What did he think of the progressive groups? “I haven’t heard many. There are a few things I like such as some of the tracks on the Incredible String Band albums. But it depends on what you mean by ‘progressive'” It was at this stage that Keith began to interview me, so I had to give me my meaning of progressive pop. Basically it is pop music which is more creative and gets away from stylized (?) sounds — pop which has ___ the best of all that has gone before, i.e. classical, jazz, Indian, Spanish, etc, etc. Fairly satisfied with the interpretation, Keith allowed me to interview him.
Keith continued: “Say you have four pop musicians who all have an interest in Indian music. You know sitar and tabla…doing ___ ____ etc (here Keith did his sound effects of Indian music). They get as much as possible out of it as it is their hit. They are specializing in one field on the whole. But the thing is if you specialize in one for of music you must run out of ideas some time.”
I mentioned jazz and pop were to a certain extent beginning to merge. “Pop and jazz is rather similar to a son leaving his family. He is grateful for his upbringing but does not go back to being like his parents. He just goes and says ‘thank you’. The jazz world has finally realized that what they gave birth to has turned out to have a musical validity. They are not looking down on pop musicians as much. What is happening in pop is now in a position to show jazz musicians a few things. And the ____ say ‘yeah’ and pick it up”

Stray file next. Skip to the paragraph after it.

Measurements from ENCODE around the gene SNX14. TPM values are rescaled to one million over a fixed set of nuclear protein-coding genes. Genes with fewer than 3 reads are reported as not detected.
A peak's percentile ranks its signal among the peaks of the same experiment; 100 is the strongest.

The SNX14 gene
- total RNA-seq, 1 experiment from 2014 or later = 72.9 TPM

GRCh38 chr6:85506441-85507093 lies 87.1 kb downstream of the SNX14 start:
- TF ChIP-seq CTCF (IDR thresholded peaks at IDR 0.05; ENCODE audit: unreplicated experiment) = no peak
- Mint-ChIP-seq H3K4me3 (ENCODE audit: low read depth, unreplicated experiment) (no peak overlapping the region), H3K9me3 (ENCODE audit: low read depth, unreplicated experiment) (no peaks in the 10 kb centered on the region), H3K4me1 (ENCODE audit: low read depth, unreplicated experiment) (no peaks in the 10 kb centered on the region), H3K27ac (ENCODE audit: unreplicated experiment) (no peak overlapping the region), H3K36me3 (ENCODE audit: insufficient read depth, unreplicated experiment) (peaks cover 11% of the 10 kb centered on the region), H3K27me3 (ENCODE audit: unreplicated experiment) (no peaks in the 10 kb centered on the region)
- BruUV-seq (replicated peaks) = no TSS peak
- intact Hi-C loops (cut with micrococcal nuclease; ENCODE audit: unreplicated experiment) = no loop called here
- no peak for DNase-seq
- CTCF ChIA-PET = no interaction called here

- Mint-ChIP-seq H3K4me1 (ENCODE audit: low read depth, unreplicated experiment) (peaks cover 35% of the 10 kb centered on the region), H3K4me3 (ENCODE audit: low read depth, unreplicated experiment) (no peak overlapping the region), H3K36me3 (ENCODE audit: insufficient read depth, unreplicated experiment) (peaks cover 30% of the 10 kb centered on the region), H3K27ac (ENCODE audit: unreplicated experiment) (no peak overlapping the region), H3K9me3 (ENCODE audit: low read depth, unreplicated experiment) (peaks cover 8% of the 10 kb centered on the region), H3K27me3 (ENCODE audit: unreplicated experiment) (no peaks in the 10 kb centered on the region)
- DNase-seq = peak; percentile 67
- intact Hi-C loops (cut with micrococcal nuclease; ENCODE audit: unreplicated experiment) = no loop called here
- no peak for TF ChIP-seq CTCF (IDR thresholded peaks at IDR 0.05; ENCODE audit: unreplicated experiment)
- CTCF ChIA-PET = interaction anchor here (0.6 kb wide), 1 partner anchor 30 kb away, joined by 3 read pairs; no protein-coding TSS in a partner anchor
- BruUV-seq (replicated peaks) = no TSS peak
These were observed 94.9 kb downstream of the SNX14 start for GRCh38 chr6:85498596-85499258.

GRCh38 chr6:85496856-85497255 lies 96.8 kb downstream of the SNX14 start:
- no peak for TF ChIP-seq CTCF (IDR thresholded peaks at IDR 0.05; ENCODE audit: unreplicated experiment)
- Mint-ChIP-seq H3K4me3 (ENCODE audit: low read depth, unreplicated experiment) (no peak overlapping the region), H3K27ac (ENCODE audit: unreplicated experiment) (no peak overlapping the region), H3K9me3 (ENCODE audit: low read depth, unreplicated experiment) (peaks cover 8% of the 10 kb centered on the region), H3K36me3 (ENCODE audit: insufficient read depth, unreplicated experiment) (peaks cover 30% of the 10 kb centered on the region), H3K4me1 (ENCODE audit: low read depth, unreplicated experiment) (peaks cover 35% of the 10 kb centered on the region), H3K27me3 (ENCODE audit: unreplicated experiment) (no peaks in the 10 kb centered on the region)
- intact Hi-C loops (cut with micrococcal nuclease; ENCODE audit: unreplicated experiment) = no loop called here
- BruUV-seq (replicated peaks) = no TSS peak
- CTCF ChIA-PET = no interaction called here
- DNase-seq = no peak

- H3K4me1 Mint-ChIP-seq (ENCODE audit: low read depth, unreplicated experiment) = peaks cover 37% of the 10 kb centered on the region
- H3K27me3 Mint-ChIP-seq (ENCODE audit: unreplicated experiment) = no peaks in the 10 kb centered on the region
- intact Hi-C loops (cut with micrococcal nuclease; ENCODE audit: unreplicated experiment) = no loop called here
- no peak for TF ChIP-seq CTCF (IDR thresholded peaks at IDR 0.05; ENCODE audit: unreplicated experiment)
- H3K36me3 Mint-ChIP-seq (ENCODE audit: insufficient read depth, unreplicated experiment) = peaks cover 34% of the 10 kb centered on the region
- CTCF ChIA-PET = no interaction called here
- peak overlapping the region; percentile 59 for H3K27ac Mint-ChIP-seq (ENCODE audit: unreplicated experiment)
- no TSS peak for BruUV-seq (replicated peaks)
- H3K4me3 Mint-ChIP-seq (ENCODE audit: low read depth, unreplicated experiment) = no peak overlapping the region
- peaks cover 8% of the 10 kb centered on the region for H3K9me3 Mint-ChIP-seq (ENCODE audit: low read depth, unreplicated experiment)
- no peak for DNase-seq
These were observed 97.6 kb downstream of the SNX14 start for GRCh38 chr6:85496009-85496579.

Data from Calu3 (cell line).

Did Keith go along with the critics who said “The Magic Bus” was just like a Rolling Stones’ number? “No”, Keith said emphatically. Then when pressed further, remarked: “It all goes back the Bo Diddley bit. You can’t attribute it to any one person. Like for instance you can’t attribute the waltz to one person in particular.”